La Coupee is a narrow neck of land joining Great Sark and Little Sark in the Channel Islands.
The land on both sides of this causeway has been eroded by the sea, and all that now connects Little Sark to the rest of the island is a narrow ridge a mere nine feet wide and 300 ft in length, with a drop of close to 80 metres (260 ft) on either side.
Until the beginning of the 20th century, access to Little Sark was extremely difficult or, at best, quite daunting. La Coupee was traversed by a narrow dirt track, and children are said to have had to crawl across it on their hands and knees to stop them from being blown over the edge by the wind.
According to a description in 1875, “People have thrown themselves flat on their face, from terror and nervousness on reaching the Coupee; others have lost courage half way across, and have hidden themselves behind the heads of the rocks that crop up in the middle of the Coupee until some passer by came and led them along; others have been unable to get across without shutting their eyes and being led between two persons.”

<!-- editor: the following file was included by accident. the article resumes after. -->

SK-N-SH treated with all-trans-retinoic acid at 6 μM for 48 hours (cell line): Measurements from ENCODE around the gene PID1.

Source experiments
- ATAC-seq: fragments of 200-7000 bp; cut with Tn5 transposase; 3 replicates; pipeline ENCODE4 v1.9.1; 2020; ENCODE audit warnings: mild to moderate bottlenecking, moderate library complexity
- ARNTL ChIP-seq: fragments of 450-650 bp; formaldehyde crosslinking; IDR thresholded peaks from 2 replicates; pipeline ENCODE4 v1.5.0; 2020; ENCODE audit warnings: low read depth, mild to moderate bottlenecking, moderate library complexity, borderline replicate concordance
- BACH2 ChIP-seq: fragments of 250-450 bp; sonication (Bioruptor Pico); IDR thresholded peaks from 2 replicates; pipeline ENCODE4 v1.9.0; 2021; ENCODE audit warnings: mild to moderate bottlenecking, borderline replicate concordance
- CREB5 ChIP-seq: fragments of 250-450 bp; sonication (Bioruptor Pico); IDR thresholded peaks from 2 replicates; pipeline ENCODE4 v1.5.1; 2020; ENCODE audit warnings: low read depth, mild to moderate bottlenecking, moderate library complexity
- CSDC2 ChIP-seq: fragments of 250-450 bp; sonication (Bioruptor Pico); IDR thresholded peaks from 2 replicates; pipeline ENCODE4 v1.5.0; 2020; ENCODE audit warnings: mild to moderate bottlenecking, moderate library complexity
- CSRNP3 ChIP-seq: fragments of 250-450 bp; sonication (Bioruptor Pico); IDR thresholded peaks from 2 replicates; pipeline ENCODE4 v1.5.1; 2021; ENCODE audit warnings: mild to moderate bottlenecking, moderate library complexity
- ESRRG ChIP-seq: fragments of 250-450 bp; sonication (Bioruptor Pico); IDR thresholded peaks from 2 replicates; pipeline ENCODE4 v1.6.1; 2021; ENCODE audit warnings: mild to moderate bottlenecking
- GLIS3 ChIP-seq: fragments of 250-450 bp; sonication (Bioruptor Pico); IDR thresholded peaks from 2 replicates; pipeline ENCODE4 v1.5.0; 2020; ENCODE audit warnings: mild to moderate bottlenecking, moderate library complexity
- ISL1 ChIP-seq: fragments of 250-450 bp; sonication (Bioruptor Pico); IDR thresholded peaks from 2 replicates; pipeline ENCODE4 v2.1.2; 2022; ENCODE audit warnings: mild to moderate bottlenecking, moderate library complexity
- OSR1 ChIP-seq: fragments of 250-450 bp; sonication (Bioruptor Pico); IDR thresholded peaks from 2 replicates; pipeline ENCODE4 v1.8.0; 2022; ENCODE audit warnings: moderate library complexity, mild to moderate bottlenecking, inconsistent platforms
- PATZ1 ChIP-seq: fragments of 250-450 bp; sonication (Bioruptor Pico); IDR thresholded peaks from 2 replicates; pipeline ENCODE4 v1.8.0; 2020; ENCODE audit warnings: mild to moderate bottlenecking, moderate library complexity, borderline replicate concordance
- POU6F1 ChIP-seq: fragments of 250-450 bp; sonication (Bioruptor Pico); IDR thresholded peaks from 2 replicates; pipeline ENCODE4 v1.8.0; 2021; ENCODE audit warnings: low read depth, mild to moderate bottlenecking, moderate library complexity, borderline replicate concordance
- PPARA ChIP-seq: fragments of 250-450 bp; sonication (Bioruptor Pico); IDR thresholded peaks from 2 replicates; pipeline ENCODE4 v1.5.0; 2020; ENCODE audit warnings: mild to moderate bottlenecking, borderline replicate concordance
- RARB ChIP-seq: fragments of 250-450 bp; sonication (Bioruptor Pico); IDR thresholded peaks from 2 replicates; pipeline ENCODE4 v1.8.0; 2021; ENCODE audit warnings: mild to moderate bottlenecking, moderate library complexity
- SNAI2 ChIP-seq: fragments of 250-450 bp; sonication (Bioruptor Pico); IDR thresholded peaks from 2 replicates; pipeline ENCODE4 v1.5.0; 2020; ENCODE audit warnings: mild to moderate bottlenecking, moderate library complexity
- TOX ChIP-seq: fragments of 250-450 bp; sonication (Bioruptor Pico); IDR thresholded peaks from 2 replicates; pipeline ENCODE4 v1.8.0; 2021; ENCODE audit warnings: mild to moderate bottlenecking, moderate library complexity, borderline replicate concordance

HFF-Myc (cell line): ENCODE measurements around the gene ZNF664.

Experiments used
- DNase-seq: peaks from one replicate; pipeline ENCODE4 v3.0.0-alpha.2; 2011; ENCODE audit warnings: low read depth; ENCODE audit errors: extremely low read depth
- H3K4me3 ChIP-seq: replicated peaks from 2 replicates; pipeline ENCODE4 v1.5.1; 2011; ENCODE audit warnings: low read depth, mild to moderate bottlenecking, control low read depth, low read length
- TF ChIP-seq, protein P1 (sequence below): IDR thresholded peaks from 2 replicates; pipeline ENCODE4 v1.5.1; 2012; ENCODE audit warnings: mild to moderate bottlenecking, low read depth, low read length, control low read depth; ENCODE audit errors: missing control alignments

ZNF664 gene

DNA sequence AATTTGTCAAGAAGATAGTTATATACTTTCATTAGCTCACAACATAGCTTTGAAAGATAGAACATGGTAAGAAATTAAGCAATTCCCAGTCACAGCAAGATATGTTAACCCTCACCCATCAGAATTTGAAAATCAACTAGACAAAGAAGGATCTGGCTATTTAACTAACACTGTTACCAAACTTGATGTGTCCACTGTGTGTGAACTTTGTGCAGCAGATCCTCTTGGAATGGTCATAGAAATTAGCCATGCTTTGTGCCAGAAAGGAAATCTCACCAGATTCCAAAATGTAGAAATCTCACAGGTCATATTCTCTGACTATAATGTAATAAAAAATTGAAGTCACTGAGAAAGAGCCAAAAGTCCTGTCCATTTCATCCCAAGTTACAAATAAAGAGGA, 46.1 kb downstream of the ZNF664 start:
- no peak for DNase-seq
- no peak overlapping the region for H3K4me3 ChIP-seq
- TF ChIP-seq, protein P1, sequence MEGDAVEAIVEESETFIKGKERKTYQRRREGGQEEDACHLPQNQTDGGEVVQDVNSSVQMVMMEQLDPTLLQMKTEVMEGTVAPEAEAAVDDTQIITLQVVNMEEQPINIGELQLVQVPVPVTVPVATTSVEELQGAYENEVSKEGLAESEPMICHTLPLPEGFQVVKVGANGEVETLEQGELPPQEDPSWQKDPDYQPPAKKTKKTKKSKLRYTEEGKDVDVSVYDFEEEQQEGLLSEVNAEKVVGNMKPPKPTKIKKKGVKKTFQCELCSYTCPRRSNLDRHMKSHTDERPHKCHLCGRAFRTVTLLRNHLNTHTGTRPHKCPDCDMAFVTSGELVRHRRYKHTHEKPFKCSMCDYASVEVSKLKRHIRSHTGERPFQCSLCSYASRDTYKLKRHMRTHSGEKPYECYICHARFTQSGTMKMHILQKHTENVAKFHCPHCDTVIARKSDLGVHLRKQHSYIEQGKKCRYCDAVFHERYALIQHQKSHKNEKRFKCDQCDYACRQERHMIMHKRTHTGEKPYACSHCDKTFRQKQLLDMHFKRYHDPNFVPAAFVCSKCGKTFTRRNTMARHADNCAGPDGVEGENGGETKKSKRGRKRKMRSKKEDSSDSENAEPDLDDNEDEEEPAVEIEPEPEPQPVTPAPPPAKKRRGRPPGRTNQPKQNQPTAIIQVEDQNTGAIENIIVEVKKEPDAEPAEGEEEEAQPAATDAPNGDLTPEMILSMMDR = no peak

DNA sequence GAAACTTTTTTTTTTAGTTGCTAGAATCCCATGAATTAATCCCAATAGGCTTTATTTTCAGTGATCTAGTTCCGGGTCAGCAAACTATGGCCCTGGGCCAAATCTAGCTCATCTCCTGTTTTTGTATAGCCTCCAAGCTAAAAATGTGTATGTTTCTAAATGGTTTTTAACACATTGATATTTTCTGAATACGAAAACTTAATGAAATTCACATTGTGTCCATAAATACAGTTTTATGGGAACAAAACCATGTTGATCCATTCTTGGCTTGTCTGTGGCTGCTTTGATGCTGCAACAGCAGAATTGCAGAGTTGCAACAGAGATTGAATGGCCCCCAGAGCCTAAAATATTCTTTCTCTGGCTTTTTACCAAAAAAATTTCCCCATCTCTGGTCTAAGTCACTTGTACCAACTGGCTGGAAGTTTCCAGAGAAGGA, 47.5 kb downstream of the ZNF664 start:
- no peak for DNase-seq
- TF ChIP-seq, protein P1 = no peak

Secure and protective railings were added to La Coupee in 1900. There is currently a narrow concrete road stretching the isthmus, which was built by German prisoners of war under the direction of the Royal Engineers in 1945.
This is one of the most famous landmarks in Sark; many visitors enjoy taking the road across and love its stunning views either side. Care must be taken with small children. Cyclists and passengers on carriages must dismount.